Preheat oven to 375 degrees. Peel the parsnips, cut into 2 or 3 segments (depending on their length), then cut each piece lengthwise into two or four. Peel onions and cut each into 6 wedges. Place parsnips and onions in a large mixing bowl and add 120ml of olive oil, the thyme, rosemary, garlic, 1 teaspoon of salt and some pepper. Mix well and spread out in a large roasting tin. Roast for 20 minutes.

While the parsnips are cooking, top and tail the sweet potatoes, cut with skins on, widthways in half, then each half into 6 wedges. Add the potatoes to the tin and stir well. Roast for another 40-50 minutes.

When all the veggies are cooked through and have taken on a golden color, stir in the tomatoes and roast another 10 minutes. Meanwhile, whisk together the lemon juice, capers, maple syrup, mustard, remaining oil and 1/2 teaspoon of salt. Pour the dressing over the roasted vegetables as soon as you take them out of the oven. Stir well, taste and see if you need to adjust the seasoning. Scatter the sesame seeds over the vegetables if using and serve at the table in the roasting tin.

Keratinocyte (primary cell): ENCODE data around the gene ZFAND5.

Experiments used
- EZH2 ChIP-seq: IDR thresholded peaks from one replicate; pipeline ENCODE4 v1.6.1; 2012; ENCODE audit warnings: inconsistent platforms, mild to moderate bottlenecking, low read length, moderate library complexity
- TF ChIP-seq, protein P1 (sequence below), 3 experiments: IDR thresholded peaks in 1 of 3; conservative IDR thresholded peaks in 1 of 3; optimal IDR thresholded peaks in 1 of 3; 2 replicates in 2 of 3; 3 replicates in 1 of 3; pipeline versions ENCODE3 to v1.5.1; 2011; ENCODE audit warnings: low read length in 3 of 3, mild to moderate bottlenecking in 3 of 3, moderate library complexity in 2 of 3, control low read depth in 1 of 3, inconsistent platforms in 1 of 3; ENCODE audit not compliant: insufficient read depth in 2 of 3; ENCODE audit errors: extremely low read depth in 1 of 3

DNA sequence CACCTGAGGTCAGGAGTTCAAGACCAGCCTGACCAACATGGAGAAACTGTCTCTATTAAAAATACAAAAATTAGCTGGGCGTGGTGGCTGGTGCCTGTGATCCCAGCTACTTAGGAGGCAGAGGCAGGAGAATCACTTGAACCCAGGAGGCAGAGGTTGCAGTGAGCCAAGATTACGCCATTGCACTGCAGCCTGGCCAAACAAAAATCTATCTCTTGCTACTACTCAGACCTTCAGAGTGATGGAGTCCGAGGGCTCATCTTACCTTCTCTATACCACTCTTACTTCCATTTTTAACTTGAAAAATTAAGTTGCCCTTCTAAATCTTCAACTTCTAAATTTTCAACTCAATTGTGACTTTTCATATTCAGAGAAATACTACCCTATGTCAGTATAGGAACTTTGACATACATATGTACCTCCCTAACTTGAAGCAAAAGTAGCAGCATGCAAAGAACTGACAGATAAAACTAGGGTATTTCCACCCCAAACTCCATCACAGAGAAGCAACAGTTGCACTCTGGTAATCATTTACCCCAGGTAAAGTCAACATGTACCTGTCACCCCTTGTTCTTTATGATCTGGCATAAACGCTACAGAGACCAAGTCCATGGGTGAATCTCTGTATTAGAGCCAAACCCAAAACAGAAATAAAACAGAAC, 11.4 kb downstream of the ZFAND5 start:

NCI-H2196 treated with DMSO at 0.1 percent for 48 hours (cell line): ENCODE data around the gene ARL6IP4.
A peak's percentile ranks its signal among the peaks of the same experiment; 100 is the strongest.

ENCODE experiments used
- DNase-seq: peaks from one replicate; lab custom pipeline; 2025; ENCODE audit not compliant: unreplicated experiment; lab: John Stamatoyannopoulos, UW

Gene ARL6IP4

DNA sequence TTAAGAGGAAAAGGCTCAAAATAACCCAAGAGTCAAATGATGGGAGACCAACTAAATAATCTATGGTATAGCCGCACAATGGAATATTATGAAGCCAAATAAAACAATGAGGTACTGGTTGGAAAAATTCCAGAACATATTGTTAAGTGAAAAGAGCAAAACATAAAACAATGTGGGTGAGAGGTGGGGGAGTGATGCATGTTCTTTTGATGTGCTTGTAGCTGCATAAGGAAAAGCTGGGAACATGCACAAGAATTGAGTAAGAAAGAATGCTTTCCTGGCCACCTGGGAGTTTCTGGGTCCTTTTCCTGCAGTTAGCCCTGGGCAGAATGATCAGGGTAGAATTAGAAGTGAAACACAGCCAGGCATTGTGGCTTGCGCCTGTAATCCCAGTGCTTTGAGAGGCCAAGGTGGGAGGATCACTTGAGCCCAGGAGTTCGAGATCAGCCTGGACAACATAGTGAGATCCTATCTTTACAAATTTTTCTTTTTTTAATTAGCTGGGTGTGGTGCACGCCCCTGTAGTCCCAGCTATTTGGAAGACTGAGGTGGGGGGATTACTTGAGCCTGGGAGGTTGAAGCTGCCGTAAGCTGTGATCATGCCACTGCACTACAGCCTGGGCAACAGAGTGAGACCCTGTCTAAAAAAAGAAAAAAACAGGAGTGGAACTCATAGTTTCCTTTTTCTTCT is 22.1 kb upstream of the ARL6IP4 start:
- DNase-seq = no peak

Banana bread is a great thing to make when you have some spotty, darkening bananas lying around the kitchen. Also known as “Jacked Up Banana Bread,”courtesy of Smitten Kitchen, this recipe is a real standout! The extras are what make it extra special and delicious, with combo of cinnamon, bourbon and chocolate bits (which I added to the mix) to spice things up.

Ingredients: 3 to 4 ripe bananas (smashed) 1/3 cup of melted salted butter, 3/4 to 1 cup of light brown sugar (depending on how much of a sweet tooth you have), 1 egg beaten, 1 teaspoon of vanilla extract, 1 tablespoon of bourbon (optional), 1 teaspoon of baking soda, 1 teaspoon of cinnamon, (pinch of ground cloves and 1/2 teaspoon of nutmeg option, I omitted) pinch of salt (I used vanilla fleur de sel, oops!), 1 1/2 cups of flour and 6 ounces of bittersweet chocolate (chopped).